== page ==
Whakaari/White Island eruption: Victims awarded more than $10m in reparations

3:44 pm on 1 March 2024
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Photo: Supplied/ University of Canterbury

Victims of the Whakaari/White Island eruption and their families have been awarded more than $10 million in total reparations.

In the Auckland District Court on Friday, Judge Evangelos Thomas delivered sentences for five companies that took tourists to the volcanic island before the fatal eruption in 2019.

Twenty-two people died in the eruption and 25 others were injured.

He said reparations would be paid by the islands' owner Whakaari Management Limited, White Island Tours and the helicopter company Volcanic Air Safaris.

"I adopt an individual general sum of $250,000," Judge Thomas said.

"That calculation provides for total reparation of $10.21 million."

Judge Thomas said the exact reparation amounts would be tweaked in some cases.

"I make certain adjustments to recognise those who died leaving behind dependent children, other families whose children suffered serious emotional distress, families who lost more than one loved one, those survivors who also lost family members, and the few who were fortunate enough to escape without any serious injury."

He said each of the five companies involved had failed in their duties to assess and mitigate risk.

Judge Evangelos Thomas. Photo: RNZ/Marika Khabazi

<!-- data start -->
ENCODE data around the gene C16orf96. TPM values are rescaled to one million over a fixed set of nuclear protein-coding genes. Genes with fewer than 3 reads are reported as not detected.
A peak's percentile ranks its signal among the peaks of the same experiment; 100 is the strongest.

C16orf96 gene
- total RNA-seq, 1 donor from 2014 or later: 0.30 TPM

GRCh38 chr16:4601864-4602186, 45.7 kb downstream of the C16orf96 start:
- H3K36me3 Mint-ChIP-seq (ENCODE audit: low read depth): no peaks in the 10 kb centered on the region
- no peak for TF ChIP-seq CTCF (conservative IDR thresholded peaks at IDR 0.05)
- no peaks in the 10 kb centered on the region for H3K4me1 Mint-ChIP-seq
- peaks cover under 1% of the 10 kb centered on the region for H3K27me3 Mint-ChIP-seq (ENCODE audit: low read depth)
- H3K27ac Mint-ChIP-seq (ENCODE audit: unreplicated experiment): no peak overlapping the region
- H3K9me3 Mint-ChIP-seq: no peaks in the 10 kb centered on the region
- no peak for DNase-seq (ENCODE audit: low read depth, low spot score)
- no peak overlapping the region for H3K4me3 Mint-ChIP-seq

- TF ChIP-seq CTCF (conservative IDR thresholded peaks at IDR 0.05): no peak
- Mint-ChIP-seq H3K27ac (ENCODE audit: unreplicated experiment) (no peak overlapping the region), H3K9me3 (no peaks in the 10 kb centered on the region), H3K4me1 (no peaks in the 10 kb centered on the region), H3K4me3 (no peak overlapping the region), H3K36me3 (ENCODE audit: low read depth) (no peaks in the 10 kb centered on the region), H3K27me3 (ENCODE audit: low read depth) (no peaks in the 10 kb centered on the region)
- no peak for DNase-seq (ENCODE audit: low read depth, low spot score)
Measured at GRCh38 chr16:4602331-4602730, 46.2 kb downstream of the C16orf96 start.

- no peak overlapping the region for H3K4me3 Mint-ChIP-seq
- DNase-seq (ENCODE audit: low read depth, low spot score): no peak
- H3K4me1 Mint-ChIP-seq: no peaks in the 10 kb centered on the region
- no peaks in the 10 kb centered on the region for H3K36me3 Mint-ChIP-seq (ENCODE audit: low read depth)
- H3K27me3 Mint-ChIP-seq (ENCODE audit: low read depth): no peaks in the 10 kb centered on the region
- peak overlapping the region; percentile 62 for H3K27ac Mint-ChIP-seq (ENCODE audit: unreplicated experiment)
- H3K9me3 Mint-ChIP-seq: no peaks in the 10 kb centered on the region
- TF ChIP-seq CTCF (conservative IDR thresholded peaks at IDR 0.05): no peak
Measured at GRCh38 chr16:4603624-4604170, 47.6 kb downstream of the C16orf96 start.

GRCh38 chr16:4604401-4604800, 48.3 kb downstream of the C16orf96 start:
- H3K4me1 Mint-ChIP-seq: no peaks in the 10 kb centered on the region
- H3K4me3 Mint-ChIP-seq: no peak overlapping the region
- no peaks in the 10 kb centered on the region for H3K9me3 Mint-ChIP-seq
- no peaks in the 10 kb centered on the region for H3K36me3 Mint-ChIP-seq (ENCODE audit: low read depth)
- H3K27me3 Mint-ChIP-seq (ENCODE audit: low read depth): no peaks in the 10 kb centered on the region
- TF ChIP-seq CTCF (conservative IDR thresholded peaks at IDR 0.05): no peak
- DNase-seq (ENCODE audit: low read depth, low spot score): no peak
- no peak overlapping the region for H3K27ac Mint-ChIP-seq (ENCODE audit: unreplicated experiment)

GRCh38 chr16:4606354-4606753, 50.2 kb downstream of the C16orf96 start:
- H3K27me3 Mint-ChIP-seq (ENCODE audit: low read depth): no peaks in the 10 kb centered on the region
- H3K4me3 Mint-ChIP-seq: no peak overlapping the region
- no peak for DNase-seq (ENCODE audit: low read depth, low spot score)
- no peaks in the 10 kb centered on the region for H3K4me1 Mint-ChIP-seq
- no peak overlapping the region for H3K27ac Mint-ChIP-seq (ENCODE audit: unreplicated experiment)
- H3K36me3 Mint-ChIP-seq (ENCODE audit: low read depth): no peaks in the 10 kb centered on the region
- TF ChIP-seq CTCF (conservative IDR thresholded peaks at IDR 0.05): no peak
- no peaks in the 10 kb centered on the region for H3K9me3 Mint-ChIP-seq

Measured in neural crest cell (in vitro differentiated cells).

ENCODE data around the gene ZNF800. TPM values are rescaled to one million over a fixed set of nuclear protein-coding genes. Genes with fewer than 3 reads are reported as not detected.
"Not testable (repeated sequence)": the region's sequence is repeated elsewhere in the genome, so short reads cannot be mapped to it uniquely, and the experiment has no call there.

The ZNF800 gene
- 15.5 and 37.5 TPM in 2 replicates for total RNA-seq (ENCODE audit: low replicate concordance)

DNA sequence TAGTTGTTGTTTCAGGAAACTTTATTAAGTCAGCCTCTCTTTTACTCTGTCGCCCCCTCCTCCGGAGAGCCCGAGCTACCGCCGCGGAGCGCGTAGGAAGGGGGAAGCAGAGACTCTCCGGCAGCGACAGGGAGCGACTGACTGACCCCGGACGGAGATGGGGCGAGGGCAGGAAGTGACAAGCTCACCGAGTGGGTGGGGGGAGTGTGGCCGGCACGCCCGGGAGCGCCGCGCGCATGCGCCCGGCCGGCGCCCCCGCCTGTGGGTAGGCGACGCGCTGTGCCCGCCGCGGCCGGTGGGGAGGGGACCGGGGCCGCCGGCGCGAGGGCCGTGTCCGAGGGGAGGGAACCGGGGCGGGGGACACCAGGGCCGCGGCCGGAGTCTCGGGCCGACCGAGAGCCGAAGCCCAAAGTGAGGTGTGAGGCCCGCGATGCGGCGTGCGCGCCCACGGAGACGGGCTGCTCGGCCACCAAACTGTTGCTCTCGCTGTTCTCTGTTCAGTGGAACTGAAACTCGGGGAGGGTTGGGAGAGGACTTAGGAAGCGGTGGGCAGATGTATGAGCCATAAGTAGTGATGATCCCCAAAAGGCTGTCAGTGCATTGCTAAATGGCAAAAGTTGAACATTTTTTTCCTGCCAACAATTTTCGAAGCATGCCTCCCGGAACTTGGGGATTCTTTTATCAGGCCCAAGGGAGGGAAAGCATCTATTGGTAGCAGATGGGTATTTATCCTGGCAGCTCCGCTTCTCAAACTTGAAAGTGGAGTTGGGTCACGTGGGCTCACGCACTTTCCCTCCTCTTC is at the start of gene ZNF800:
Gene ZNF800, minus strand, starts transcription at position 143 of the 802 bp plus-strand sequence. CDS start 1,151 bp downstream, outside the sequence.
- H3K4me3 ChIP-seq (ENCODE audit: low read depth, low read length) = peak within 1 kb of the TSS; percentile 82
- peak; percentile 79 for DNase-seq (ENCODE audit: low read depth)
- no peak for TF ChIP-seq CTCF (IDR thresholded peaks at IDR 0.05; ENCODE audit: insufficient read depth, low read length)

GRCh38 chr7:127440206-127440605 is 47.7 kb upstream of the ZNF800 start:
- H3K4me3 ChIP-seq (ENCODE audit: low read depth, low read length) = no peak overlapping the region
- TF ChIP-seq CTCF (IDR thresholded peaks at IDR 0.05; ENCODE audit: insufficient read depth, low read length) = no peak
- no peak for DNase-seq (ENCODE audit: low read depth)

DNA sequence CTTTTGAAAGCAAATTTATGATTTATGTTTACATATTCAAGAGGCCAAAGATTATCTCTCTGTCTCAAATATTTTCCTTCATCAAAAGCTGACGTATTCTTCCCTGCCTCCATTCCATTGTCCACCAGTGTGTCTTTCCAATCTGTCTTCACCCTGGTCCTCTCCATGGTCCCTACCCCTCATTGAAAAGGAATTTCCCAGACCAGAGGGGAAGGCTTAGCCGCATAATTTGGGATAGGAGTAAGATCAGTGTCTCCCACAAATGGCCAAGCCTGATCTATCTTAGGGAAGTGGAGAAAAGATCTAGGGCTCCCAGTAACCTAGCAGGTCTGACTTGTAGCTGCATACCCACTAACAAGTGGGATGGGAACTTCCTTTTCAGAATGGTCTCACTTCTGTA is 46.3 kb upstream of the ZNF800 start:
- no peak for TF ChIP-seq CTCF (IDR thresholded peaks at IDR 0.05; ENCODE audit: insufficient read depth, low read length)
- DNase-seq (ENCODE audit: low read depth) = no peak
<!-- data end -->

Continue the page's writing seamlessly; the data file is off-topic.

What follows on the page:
"None of the defendants had any volcanology expertise, they had to get risk assessments done by the appropriately qualified people," he said.

"That failure [to do so] compromised everything else they did. That failure exposed others to risk of serious injury and death."

Whakaari Management Limited was fined $1.045 million and ordered to pay $4.88 million in reparations to all of the victims and their families.

White Island Tours, which took visitors to the island via boat, was fined $517,000 and ordered to pay $5 million in reparations to the victims involved in its tours.

Volcanic Air Safaris Ltd, one of three helicopter operators that conducted tours, was fined $506,000 and ordered to pay $330,000 in reparations to the victims involved in its tours.

Volcanic Air Safaris was the only helicopter operator on the island when it erupted.

Two other operators, Aerius and Kahu NZ, were fined $290,000 and $196,000 respectively but were not ordered to pay reparations.

GNS Science fined

GNS Science was the last party to be sentenced. The agency was fined $54,000.

Judge Thomas said it had failed to adequately communicate risk to contractors.

"The risk of harm was significant," he said. "While the risk of an eruption was low on any given day, the risk of serious harm occurring should an eruption occur while people were on Whakaari was always very high."

Thomas set the starting point for the fine at $90,000 and granted a 40 percent discount to reflect the agency's early guilty plea and record of public service.

As a Crown entity, Thomas noted that any fine would have to be paid via public funds.